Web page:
How to Get Over Impostor Syndrome and Be The Expert

I promise to follow this with some actionable tips. But first, allow me this one rant: Impostor syndrome sucks.

For nearly a decade, my career has been totally focused on PR. In addition to my constant client work, I train small business owners and even PR teams on the latest trends getting media attention.

So, in other words, I’m an expert.

But as soon as I claim those three words, “I’m an expert,” it immediately leads to insecurity. I feel like such a fraud.

I can tell you all the latest and greatest PR trends that are working because I personally made them work, but I also know all the times I’ve had a strategy flop. Sometimes I don’t get the results I was hoping for, the media just doesn’t respond, or I don’t get as many placements as I thought I could. And I just cringe thinking about when I didn’t meet my client’s expectations despite my best efforts.

Overall, I know I have succeeded way more than I have failed. It just feels like I shouldn’t be teaching others to get media placements if sometimes I don’t get media placements myself.

This is Quintessential Impostor Syndrome

Impostor syndrome is when a person feels they aren’t as successful as they truly are, or even worse, when they feel the anxiety and fear of being called out as a fraud.

When we look at other people’s success, we see just that—their success. When we look at ourselves, we see the full story, all the learning, struggles, failures, and success. Other people also have a full story of ups and downs, but we typically only see their success.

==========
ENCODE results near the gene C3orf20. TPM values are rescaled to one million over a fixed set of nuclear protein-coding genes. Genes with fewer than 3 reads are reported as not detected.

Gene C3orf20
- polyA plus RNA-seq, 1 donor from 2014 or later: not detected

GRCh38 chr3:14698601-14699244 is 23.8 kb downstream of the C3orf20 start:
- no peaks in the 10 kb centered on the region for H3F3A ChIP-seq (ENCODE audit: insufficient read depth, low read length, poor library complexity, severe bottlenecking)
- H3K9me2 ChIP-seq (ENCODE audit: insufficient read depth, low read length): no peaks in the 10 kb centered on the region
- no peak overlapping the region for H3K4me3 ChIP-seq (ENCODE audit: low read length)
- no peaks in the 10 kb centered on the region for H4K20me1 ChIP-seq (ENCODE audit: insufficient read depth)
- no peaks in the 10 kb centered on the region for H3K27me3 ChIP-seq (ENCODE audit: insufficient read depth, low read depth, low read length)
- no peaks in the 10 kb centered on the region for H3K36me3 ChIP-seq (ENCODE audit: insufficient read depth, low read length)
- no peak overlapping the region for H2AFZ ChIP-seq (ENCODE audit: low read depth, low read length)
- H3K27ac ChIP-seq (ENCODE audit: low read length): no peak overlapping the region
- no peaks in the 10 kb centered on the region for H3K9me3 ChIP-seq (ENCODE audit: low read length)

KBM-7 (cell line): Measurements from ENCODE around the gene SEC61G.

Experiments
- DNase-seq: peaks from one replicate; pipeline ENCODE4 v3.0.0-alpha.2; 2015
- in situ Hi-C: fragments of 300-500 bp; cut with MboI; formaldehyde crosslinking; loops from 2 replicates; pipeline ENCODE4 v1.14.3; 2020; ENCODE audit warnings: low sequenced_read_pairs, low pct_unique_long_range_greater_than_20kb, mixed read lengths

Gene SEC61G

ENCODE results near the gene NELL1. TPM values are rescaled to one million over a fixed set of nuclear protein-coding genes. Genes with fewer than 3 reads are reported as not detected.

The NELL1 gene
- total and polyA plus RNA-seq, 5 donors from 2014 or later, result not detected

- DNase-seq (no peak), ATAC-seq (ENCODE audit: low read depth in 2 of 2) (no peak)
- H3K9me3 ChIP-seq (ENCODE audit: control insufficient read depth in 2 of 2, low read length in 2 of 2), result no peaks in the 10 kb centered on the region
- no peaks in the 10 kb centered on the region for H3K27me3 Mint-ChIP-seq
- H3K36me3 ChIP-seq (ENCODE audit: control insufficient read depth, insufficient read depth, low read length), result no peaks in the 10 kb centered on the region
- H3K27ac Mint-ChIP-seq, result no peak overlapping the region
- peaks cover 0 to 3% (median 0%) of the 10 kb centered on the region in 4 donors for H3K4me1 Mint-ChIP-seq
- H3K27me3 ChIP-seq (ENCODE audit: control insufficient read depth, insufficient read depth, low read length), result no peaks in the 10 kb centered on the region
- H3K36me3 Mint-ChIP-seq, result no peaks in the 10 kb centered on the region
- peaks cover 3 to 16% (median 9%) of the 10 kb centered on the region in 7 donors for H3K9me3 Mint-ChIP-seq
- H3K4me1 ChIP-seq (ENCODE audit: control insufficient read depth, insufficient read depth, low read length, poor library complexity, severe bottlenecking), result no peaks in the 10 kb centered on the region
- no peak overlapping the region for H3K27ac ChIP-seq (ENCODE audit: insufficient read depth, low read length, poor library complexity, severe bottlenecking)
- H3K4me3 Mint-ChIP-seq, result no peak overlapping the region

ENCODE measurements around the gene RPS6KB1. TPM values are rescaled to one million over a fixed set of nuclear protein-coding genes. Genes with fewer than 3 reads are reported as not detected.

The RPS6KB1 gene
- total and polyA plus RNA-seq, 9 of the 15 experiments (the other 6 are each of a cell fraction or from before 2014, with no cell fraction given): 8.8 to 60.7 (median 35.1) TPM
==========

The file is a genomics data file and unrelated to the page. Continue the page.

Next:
Rather than judging ourselves based on the lowest or average of all we’ve done, we should judge ourselves based on the heights of our achievement.

Why You Should Embrace Your Expertise (Hint: $$)

Let’s bring this back to PR. I actually deal with impostor syndrome all the time with my clients.

Here’s the scenario:

I’ll get a new client who is amazing at what they do and recommend a strategy that includes positioning them as an expert. At this point, they tell me they aren’t comfortable with that because they don’t think of themselves as an expert despite all their industry knowledge and first hand experience.

Usually, I can get them to come around. The media will need an expert, I’ll connect them, and guess what? My clients are always able to answer questions with interesting information and get loads of high-quality media attention for their business. 

This is one huge benefit of getting over imposter syndrome and embracing your expertise. You can share your knowledge with the world and the world will come knocking at your door wanting to do business.

How to Get Past Feeling Like an Impostor

From personal experience, I know getting over imposter syndrome is easier said than done. Here are a few things that help me get through it.

(See, I told you I would get to the actionable tips.)

1. Remind yourself, no one has success 100% of the time

…even if it seems like it on Instagram. Everyone has had an unhappy client, a bad batch, didn’t place, or lost the deal.

100% is not possible. It’s not reality. It would have to be supernatural for me to get a response every time I send out a pitch. 

One way to deal with such high expectations is to imagine yourself as an employee. Would you expect yourself to get everything right and done to the fullest extent in record time, all the time? Have a little reasonable compassion for yourself. 

2. Learn from what didn’t work

When a campaign doesn’t get the results I want, I see what is going wrong and fix it. A pivot is much better than a stop. A pivot just means that you know that “other way” is wrong and your new direction is better. This just adds to your expertise.

3. Pay attention to your success, not your failures

When I really let myself think about, I know it is undeniable that I have succeeded at more projects than I have failed at. If I can focus on that instead of the few times things didn’t go my way, then I don’t have any fear of teaching PR.

Celebrate every win, let it sink in and let it raise the bar. You did that! That’s who you are!

Rebekah Epstein